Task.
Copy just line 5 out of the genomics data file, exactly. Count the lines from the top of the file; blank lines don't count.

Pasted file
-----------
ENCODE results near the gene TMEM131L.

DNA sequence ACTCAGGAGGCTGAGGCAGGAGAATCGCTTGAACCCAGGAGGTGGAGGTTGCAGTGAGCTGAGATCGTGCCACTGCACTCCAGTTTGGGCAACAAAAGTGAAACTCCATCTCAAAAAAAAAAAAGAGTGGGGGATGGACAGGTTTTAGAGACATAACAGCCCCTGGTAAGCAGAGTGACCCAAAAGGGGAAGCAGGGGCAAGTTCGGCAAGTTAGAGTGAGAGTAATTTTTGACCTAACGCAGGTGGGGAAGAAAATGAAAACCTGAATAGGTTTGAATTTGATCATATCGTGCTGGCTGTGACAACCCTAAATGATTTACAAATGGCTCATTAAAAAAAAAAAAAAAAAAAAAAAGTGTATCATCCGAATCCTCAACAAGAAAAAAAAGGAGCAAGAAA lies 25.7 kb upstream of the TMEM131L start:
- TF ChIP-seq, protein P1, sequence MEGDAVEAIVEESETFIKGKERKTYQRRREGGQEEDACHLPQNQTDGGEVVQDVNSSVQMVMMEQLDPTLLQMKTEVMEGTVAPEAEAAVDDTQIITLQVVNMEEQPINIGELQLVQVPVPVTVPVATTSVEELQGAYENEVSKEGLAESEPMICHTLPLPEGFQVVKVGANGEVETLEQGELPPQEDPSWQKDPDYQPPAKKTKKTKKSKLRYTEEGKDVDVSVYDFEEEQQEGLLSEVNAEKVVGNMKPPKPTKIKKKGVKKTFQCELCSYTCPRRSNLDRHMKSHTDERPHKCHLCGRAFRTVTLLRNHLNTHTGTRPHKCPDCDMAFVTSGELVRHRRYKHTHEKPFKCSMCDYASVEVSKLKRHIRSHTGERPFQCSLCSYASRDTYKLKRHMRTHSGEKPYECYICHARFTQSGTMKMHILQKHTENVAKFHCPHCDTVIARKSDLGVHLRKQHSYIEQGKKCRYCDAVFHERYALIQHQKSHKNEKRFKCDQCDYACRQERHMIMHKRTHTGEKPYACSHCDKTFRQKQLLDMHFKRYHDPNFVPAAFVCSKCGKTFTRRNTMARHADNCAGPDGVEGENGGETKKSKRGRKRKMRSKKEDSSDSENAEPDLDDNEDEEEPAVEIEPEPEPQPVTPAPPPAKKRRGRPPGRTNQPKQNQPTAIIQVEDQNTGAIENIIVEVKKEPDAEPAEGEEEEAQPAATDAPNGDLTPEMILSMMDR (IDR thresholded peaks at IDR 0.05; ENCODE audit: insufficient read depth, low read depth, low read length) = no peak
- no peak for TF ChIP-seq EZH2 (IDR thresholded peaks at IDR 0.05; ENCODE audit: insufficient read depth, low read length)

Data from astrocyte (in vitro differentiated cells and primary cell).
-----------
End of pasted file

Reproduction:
Data from astrocyte (in vitro differentiated cells and primary cell).